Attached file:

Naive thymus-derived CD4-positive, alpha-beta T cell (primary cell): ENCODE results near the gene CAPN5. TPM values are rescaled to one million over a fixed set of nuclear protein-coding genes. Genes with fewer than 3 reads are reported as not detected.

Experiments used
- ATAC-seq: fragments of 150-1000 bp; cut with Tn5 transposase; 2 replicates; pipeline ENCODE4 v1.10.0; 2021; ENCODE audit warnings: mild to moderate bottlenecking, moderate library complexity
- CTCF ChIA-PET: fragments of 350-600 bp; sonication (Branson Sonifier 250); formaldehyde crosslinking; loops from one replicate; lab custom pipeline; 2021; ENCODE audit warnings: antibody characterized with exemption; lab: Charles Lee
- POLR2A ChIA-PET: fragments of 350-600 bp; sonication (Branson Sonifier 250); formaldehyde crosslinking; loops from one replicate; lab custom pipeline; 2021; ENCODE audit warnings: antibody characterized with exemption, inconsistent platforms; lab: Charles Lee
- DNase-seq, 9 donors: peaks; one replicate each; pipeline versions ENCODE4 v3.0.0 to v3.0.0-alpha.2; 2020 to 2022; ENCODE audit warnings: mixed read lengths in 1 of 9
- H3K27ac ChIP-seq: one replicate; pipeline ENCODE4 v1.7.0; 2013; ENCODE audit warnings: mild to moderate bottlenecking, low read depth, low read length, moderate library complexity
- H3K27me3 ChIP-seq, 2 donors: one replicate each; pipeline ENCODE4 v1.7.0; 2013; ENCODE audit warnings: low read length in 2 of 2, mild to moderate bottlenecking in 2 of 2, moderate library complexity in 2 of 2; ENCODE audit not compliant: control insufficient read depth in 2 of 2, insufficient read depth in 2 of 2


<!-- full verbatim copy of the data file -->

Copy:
Naive thymus-derived CD4-positive, alpha-beta T cell (primary cell): ENCODE results near the gene CAPN5. TPM values are rescaled to one million over a fixed set of nuclear protein-coding genes. Genes with fewer than 3 reads are reported as not detected.

Experiments used
- ATAC-seq: fragments of 150-1000 bp; cut with Tn5 transposase; 2 replicates; pipeline ENCODE4 v1.10.0; 2021; ENCODE audit warnings: mild to moderate bottlenecking, moderate library complexity
- CTCF ChIA-PET: fragments of 350-600 bp; sonication (Branson Sonifier 250); formaldehyde crosslinking; loops from one replicate; lab custom pipeline; 2021; ENCODE audit warnings: antibody characterized with exemption; lab: Charles Lee
- POLR2A ChIA-PET: fragments of 350-600 bp; sonication (Branson Sonifier 250); formaldehyde crosslinking; loops from one replicate; lab custom pipeline; 2021; ENCODE audit warnings: antibody characterized with exemption, inconsistent platforms; lab: Charles Lee
- DNase-seq, 9 donors: peaks; one replicate each; pipeline versions ENCODE4 v3.0.0 to v3.0.0-alpha.2; 2020 to 2022; ENCODE audit warnings: mixed read lengths in 1 of 9
- H3K27ac ChIP-seq: one replicate; pipeline ENCODE4 v1.7.0; 2013; ENCODE audit warnings: mild to moderate bottlenecking, low read depth, low read length, moderate library complexity
- H3K27me3 ChIP-seq, 2 donors: one replicate each; pipeline ENCODE4 v1.7.0; 2013; ENCODE audit warnings: low read length in 2 of 2, mild to moderate bottlenecking in 2 of 2, moderate library complexity in 2 of 2; ENCODE audit not compliant: control insufficient read depth in 2 of 2, insufficient read depth in 2 of 2